The double feature is cinema appreciation at its most basic. The mere act of pairing two films together – whether the bond be subject matter, central theme, a certain actor or filmmaker, or something outside-the-box conceptual – causes them to take on a different sort of life. A new relationship is formed with the viewer. You pay attention to new aspects and journey down unfamiliar avenues when you view films through Double Feature Goggles. Even when the linking bond is comically tenuous, the double feature magic is there. And I’m the kind of guy who derives just as much pleasure from creating a double feature as I do from watching one. Aside from amusing myself, hopefully I can give some people ideas for their next movie night.

The Double Feature: The Fall (2008) and The Adventures of Baron Munchausen (1988).

The Connection: An uncompromising filmmaker. Astounding visuals. A relationship between a man and a dentally challenged little girl. A super team of fantasy badasses. The power of escapism through storytelling. The precarious balance between fact and fiction and outright lying.

Film 1: Tarsem Singh has had a strange career as a feature filmmaker. After coming up during the heyday of the music video scene – most notably directing the video for REM’s “Losing My Religion” – Tarsem finally took to the big leagues with the heinous 2000 J-Lo anusblast The Cell, which felt like freebasing a never ending Marylin Manson video. Then he disappeared into TV commercials, completely un-missed, only to sneak back into the party through the backdoor in 2008 and quietly leave behind one of the most visually arresting films of the past 20 years (of any years, really), without anyone noticing. I don’t think any of us can be blamed for ignoring The Fall when it first hit theaters (the film only made $3 million globally on it release). The Cell didn’t exactly engender a lot of love — I’ve rewatched it recently, and if anything I liked it even less than I did in 2000. But The Fall is something special.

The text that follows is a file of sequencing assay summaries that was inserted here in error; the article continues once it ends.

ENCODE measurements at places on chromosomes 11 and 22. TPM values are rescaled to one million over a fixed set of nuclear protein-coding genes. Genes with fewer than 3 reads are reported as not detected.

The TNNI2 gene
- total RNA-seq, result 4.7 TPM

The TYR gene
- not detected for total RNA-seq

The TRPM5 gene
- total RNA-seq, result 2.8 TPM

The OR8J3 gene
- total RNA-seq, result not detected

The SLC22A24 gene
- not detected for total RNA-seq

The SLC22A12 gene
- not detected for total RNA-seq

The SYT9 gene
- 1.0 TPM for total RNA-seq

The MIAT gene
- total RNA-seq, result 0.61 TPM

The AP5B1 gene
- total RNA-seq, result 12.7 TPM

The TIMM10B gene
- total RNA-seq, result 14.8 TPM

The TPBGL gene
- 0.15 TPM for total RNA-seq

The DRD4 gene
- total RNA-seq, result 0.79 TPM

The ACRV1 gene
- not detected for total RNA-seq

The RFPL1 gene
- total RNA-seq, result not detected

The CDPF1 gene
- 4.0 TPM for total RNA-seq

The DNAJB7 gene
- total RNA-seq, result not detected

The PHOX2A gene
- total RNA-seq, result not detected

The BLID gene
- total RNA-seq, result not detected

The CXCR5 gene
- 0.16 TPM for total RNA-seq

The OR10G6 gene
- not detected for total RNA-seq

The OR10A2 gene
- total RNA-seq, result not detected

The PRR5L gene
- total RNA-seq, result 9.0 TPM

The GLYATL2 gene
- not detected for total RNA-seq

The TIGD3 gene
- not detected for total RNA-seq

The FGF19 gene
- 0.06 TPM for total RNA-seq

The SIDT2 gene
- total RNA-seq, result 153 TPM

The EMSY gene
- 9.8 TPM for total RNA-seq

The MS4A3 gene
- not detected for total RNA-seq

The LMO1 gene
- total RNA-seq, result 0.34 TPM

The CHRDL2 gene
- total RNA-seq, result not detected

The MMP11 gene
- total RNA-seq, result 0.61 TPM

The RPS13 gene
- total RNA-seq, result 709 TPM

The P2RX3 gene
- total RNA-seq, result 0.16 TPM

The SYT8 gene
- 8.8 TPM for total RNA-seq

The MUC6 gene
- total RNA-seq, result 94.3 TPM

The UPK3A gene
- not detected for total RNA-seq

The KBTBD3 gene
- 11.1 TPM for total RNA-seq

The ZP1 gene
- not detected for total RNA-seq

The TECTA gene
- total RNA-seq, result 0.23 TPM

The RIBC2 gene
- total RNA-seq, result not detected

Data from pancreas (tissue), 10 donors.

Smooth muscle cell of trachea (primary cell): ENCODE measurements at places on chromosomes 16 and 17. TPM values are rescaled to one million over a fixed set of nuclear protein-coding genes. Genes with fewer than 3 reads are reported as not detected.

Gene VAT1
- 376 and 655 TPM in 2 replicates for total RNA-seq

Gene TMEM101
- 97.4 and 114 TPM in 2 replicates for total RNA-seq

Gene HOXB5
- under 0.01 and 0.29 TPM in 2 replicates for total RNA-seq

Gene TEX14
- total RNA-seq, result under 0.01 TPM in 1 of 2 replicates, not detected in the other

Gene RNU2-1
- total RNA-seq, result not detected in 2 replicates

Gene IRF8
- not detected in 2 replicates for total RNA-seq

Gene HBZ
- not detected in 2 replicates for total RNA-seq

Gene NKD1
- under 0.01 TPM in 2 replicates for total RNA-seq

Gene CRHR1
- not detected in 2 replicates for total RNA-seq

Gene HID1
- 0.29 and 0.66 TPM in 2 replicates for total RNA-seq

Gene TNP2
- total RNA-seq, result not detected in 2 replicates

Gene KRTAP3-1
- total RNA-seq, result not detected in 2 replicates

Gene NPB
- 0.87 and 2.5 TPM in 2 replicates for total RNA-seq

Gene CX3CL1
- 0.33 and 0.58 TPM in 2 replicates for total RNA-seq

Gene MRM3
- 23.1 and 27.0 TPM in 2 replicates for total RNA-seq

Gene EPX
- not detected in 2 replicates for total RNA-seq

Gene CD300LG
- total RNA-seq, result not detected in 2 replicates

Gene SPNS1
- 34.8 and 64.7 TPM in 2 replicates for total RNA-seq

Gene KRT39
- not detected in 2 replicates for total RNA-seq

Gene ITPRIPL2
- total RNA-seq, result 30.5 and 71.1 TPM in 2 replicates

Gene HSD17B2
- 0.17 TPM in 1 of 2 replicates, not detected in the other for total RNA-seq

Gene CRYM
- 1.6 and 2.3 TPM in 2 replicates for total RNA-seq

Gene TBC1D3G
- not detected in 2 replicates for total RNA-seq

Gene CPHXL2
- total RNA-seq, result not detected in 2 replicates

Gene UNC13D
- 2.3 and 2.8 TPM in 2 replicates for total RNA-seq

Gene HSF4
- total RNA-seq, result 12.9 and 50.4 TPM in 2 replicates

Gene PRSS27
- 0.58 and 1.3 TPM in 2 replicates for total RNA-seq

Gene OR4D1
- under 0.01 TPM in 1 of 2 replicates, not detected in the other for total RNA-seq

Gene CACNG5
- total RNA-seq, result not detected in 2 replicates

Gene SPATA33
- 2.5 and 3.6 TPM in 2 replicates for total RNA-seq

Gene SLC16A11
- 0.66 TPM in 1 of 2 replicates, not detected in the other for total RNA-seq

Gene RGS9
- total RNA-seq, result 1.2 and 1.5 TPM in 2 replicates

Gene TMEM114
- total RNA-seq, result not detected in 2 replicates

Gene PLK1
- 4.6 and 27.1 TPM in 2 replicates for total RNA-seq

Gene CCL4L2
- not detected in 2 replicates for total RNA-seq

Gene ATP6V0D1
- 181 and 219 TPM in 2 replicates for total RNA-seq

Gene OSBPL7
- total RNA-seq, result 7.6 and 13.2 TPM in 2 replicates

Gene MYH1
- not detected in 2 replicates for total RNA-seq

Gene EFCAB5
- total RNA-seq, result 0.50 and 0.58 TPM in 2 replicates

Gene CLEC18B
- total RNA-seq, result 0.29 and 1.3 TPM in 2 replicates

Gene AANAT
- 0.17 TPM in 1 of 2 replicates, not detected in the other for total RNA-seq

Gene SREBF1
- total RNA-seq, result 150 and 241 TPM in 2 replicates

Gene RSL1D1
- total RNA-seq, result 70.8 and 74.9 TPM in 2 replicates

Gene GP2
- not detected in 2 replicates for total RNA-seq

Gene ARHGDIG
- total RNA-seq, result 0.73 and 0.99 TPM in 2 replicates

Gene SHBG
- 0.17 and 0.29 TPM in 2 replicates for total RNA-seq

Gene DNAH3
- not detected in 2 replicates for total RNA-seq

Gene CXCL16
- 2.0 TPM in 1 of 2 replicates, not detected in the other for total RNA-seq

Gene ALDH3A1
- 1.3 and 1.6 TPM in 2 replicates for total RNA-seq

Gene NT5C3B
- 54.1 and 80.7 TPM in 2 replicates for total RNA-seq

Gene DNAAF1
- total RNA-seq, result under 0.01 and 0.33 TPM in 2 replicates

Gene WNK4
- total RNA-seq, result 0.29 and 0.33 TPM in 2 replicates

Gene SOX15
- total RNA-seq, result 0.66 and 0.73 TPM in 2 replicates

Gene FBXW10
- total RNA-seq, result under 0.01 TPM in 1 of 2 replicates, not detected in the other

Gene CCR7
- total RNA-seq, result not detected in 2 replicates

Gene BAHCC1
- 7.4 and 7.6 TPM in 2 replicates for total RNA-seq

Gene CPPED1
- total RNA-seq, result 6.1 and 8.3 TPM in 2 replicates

The film is set in a Los Angeles hospital, in the early 20-century. A little Romanian girl named Alexandria (Catinca Untaru) is staying at the hospital with a broken arm — an injury she received while picking oranges with her poor immigrant family. While meandering the hospital grounds Alexandria meets Roy (Pushing Daisies‘ Lee Pace), a silent film stuntman who broke his back during a dangerous stunt. The two form a friendship, centering on the lavishly epic tale that Roy creates for Alexandria’s entertainment about five brave men – a mute Indian warrior, a muscular African former-slave, an Italian explosives expert, a young Charles Darwin, and a masked bandit – who are on a quest to kill the evil man who individually wronged them all. But the circumstances quickly shift from cute to dark when we realize that Roy has befriended Alexandria so he can manipulate her into stealing him enough morphine to commit suicide.

Film 2: Terry Gilliam had a more auspicious entry into the world of grandiose feature filmmaking than Tarsem. For those who don’t know, as the pivotal “secret” member of Monty Python, Gilliam – often mistakenly thought of as a Brit (he grew up in my frosty homeland of Minnesota) – created the sketch comedy series’ iconic animations. This positioned him to be the most qualified member of the troupe to direct their first feature film, Monty Python and the Holy Grail; Gilliam handled the photography, fellow Python Terry Jones handled the actors. This lead to Gilliam’s first solo project, the criminally underseen Jabberwocky. Then Gilliam’s short film The Crimson Permanent Assurance was included as the opening segment to Monty Python’s The Meaning of Life. So when Gilliam finally made his first major motion picture, Time Bandits, he was already a well-oiled machine. Then Gilliam dropped Brazil, which many consider his magnum opus. Following that, Gilliam did what most really interesting (and slightly crazy) artists do when flushed with the zenith of their success. He made something totally insane that was all but guaranteed to be a money-losing flop… The Adventures of Baron Munchausen.